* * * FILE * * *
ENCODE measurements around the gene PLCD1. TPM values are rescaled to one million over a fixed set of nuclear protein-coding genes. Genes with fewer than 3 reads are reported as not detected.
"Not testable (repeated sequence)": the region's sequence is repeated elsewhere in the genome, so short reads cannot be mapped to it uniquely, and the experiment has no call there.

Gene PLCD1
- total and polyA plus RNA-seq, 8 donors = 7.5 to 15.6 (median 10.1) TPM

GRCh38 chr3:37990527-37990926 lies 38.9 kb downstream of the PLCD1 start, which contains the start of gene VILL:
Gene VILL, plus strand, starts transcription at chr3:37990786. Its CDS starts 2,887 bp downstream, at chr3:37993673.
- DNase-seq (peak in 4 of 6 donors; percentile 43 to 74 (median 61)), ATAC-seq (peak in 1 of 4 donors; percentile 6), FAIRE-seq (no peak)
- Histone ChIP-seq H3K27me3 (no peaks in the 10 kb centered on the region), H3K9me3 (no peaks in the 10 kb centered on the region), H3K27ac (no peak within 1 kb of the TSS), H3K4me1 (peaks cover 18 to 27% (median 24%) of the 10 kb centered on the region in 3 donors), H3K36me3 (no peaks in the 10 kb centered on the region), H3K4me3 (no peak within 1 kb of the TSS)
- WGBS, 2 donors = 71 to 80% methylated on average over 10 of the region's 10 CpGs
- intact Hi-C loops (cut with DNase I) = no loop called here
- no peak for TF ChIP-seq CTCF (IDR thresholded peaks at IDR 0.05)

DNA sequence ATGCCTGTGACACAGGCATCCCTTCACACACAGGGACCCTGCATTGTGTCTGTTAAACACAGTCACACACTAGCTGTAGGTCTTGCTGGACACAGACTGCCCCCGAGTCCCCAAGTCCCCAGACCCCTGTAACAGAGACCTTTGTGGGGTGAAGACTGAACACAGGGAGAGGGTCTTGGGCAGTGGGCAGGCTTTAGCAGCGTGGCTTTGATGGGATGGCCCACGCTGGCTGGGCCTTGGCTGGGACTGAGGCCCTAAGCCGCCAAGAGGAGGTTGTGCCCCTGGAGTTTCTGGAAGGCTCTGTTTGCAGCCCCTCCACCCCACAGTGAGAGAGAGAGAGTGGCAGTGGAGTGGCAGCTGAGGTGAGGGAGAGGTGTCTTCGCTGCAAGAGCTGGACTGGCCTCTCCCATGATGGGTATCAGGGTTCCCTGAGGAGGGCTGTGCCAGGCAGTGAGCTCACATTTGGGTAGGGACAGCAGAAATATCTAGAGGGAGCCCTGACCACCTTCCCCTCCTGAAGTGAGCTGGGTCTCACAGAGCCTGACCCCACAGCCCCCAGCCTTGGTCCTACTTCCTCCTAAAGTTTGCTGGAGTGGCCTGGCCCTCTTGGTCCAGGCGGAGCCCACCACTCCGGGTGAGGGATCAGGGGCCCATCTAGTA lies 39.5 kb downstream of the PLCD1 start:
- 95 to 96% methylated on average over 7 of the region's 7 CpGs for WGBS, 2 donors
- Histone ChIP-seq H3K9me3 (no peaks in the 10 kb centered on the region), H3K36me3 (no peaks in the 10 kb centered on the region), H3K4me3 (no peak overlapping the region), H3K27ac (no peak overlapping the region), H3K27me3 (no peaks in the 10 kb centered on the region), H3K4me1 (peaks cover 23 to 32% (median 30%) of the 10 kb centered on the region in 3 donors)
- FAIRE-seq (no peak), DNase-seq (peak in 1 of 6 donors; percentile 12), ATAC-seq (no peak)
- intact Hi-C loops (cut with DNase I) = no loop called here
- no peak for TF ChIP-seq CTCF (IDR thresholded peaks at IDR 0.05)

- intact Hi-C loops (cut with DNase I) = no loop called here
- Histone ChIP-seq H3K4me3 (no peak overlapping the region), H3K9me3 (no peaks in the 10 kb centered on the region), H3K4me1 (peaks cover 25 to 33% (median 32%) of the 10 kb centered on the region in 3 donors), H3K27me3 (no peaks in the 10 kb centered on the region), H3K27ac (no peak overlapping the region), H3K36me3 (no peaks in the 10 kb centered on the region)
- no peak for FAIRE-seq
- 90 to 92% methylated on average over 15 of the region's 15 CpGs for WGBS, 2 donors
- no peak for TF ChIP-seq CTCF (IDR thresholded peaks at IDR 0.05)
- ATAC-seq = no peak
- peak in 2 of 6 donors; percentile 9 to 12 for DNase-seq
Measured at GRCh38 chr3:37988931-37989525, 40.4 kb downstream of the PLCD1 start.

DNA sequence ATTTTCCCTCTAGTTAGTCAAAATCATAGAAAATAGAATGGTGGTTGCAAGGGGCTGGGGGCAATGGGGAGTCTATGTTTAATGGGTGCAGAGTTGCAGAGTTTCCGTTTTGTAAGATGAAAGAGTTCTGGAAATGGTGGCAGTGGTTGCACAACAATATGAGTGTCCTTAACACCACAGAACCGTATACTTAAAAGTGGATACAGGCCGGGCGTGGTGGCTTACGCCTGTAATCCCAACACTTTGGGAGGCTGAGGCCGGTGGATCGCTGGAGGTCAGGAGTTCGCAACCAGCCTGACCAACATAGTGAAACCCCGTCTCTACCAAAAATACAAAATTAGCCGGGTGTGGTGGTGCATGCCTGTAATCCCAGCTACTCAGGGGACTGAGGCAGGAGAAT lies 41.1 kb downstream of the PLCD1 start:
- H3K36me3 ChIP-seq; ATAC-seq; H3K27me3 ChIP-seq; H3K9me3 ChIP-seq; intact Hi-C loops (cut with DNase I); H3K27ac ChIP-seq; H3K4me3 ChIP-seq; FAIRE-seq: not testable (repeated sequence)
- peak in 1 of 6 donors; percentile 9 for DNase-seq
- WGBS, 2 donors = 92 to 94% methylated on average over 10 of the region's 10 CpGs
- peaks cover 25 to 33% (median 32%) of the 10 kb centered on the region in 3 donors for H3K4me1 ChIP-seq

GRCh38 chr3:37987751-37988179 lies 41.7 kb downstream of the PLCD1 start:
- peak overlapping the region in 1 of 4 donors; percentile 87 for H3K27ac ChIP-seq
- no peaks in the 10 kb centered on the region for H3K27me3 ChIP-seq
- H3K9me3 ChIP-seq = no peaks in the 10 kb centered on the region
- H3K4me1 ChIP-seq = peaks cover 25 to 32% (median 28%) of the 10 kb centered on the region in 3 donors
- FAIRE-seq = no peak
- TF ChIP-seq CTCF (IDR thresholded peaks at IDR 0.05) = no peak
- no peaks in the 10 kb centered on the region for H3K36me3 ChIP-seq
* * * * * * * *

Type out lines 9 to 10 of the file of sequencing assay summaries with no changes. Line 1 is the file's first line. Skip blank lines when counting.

- WGBS, 2 donors = 71 to 80% methylated on average over 10 of the region's 10 CpGs
- intact Hi-C loops (cut with DNase I) = no loop called here